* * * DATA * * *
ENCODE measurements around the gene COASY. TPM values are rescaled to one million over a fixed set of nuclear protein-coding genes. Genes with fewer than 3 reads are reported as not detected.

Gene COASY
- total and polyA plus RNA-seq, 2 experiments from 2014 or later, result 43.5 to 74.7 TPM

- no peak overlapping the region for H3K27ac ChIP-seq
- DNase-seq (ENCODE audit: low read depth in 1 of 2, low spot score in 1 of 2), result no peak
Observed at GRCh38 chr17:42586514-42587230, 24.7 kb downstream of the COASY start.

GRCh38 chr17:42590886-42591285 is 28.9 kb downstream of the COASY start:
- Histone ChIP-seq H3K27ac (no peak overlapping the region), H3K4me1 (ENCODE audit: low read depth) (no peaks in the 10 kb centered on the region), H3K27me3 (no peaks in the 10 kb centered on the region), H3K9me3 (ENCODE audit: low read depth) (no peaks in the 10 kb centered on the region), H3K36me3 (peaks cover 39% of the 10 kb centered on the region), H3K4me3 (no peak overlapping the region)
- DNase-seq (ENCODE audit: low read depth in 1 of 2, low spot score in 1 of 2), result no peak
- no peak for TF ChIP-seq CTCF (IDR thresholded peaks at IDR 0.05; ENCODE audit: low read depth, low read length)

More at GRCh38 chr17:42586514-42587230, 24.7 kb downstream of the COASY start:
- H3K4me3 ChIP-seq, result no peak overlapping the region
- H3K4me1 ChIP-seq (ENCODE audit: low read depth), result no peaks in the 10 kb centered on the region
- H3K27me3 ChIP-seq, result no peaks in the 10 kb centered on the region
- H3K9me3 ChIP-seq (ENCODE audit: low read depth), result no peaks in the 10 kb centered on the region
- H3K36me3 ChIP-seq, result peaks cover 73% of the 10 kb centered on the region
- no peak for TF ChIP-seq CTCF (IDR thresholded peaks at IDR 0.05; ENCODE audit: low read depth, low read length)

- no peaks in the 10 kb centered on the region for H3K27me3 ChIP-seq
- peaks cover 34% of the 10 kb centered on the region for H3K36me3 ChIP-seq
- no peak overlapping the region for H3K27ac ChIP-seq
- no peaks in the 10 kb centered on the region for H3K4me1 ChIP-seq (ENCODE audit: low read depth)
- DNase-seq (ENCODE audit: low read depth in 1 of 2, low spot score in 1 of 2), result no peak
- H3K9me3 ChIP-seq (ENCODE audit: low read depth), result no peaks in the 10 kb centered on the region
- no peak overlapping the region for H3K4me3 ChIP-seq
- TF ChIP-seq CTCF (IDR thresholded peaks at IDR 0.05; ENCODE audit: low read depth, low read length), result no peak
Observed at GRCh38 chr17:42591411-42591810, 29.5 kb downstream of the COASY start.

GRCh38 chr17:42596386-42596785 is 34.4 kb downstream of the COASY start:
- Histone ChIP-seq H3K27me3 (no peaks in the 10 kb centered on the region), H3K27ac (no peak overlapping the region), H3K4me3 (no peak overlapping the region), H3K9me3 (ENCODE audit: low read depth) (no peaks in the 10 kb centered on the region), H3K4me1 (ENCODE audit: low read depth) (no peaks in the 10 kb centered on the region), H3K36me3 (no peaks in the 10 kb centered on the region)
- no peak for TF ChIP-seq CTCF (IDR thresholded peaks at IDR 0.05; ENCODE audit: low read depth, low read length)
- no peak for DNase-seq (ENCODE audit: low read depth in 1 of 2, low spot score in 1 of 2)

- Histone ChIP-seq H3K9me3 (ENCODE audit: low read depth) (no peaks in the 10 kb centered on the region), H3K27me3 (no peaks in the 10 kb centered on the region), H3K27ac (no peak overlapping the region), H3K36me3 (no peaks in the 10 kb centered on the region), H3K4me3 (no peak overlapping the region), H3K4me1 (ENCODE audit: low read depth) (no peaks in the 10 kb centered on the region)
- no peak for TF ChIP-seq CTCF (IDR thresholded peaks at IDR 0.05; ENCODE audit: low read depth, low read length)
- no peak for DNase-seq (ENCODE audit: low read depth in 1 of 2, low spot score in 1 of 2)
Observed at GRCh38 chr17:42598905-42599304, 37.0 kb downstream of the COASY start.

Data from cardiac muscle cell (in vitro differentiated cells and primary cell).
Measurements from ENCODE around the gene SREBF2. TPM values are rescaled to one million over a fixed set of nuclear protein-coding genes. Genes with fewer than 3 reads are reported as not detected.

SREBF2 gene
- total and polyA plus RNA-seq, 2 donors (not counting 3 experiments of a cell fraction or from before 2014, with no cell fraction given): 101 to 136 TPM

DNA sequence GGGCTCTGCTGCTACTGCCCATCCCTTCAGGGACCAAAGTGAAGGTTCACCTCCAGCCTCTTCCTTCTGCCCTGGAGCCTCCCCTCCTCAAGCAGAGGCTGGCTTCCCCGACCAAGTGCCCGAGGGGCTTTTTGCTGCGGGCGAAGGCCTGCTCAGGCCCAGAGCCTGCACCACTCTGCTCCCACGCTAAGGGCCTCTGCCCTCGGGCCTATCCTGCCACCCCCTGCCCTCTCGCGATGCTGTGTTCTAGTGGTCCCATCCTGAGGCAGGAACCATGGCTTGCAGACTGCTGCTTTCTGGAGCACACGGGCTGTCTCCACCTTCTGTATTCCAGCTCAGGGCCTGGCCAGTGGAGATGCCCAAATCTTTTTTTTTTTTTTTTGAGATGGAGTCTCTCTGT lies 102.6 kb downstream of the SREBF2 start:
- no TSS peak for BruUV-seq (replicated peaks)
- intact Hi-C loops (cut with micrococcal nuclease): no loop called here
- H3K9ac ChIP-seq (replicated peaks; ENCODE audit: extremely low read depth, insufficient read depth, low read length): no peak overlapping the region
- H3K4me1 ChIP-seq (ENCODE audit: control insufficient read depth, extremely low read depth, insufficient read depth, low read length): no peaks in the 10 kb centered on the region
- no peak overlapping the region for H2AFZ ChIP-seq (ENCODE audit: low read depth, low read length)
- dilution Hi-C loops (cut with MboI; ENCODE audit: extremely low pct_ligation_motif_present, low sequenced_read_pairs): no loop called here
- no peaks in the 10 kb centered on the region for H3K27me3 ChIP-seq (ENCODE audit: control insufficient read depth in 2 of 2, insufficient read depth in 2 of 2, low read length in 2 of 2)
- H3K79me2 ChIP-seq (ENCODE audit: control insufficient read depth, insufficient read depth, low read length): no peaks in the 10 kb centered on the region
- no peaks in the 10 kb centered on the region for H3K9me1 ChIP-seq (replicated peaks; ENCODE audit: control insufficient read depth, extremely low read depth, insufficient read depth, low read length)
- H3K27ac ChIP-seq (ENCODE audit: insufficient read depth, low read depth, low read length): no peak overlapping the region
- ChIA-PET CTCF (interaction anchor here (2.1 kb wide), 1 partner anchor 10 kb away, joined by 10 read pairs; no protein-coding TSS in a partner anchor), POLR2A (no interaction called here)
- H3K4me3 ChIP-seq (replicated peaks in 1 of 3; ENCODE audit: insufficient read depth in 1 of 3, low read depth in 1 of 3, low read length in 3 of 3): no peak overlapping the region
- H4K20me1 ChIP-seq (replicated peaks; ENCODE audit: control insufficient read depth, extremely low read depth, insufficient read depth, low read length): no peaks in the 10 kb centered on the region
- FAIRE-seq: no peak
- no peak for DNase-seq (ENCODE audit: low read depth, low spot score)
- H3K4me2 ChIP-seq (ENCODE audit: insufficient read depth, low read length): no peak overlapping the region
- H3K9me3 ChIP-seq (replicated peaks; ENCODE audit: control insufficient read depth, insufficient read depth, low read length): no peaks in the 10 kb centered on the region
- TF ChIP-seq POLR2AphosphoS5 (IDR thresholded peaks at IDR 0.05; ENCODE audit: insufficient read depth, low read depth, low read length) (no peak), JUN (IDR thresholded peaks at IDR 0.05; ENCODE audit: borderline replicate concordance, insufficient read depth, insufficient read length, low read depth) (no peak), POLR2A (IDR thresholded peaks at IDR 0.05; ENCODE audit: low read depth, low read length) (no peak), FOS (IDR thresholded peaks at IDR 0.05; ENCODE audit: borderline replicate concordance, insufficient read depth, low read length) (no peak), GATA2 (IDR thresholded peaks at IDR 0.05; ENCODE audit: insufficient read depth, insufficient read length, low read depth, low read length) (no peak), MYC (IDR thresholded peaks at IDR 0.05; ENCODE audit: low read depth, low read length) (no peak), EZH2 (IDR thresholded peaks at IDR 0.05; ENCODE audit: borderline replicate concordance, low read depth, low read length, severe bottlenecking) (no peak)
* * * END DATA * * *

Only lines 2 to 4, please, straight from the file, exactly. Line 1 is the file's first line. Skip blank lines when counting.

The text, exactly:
Gene COASY
- total and polyA plus RNA-seq, 2 experiments from 2014 or later, result 43.5 to 74.7 TPM

- no peak overlapping the region for H3K27ac ChIP-seq